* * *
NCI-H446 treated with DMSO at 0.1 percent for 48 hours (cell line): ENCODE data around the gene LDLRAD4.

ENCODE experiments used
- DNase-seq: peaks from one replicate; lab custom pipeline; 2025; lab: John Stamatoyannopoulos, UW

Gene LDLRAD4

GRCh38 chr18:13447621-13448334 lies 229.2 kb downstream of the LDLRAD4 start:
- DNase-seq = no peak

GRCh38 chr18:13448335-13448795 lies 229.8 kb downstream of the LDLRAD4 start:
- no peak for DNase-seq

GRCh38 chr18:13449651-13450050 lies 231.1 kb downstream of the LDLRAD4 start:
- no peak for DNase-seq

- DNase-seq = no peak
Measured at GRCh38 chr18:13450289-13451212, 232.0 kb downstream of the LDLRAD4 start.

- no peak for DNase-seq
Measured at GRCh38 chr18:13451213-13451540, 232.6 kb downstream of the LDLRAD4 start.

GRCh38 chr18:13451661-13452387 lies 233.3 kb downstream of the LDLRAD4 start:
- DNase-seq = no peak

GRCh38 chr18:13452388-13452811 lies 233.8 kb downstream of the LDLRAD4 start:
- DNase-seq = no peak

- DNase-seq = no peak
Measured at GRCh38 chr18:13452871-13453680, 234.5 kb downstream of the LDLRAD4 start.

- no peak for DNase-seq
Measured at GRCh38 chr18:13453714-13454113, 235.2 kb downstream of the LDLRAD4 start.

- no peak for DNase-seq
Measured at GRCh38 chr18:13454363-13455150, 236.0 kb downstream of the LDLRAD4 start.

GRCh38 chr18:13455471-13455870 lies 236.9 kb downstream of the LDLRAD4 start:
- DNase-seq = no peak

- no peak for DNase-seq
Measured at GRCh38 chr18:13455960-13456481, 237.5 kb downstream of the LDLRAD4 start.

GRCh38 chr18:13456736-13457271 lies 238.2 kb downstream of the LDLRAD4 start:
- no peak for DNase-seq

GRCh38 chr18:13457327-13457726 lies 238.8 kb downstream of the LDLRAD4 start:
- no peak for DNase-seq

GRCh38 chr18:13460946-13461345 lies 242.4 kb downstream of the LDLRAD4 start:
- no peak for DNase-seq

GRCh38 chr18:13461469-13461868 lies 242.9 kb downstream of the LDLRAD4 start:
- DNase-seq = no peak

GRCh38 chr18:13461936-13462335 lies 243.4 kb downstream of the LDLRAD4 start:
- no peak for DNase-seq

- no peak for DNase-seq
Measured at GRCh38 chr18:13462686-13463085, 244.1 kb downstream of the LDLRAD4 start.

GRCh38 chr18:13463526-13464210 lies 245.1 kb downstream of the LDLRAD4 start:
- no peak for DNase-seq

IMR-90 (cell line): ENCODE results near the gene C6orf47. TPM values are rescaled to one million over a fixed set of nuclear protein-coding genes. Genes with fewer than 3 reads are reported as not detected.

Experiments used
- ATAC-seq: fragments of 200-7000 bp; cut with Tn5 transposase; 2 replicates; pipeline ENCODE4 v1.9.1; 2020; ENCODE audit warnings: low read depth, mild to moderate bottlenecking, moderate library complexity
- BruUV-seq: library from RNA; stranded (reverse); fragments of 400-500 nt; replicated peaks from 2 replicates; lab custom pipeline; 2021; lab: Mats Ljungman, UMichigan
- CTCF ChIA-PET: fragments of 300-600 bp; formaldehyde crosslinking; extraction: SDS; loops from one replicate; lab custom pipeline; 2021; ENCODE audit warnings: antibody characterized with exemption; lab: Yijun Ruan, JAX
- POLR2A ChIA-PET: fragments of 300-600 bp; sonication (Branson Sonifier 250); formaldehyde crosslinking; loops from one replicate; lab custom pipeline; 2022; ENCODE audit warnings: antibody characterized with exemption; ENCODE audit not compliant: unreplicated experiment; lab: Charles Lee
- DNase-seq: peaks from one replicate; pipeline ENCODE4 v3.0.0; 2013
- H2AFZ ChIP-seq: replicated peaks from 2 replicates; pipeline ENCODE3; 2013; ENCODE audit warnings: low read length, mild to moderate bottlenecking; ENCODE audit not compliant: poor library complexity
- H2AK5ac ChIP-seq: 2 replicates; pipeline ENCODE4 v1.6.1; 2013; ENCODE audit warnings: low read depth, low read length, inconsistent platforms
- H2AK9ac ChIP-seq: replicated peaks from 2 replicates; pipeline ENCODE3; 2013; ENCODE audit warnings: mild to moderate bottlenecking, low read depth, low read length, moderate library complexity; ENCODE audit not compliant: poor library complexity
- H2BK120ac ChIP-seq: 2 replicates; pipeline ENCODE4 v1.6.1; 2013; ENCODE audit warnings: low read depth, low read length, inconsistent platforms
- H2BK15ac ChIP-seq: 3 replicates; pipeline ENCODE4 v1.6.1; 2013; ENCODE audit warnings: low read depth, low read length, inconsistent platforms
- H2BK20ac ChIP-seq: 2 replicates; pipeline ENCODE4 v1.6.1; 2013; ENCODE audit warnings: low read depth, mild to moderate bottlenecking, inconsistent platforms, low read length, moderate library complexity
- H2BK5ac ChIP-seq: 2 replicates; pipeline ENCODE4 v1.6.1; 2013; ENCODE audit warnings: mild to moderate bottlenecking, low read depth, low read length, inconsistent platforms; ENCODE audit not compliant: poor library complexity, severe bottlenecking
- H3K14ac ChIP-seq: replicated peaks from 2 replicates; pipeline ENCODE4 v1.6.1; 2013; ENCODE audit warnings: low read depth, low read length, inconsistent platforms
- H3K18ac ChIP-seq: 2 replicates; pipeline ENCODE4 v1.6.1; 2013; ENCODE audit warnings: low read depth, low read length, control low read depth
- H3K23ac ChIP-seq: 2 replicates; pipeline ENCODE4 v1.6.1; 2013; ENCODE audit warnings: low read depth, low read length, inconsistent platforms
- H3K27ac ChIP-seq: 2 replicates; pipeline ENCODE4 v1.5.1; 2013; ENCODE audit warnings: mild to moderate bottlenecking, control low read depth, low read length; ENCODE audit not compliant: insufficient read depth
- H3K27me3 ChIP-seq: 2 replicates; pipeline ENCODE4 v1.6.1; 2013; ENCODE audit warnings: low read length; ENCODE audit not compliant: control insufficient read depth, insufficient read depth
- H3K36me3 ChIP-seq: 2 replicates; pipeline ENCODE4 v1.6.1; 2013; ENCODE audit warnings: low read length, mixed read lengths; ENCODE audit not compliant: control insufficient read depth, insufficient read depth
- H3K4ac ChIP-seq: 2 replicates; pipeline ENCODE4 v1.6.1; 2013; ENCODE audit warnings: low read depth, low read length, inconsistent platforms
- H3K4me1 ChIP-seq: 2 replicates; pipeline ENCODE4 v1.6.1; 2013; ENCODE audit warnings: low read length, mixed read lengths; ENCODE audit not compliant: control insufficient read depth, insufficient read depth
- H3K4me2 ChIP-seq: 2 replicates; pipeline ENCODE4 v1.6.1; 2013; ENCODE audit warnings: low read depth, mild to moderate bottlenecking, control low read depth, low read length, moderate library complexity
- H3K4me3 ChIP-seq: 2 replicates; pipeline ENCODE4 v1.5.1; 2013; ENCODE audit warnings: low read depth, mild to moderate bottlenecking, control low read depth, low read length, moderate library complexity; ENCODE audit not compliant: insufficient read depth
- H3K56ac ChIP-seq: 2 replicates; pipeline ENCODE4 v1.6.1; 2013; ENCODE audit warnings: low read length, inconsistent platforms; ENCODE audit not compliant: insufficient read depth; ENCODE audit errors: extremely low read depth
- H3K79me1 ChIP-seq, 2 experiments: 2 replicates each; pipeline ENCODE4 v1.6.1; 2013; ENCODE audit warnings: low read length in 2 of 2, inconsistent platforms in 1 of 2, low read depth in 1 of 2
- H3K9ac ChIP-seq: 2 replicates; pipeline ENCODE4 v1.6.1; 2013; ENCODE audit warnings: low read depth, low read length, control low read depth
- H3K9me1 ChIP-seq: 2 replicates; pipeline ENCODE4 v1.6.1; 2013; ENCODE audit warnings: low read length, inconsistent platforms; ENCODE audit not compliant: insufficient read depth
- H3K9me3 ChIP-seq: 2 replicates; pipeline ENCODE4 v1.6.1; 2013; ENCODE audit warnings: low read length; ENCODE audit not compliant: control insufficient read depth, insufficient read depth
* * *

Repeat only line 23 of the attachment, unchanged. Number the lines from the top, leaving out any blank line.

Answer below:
- no peak for DNase-seq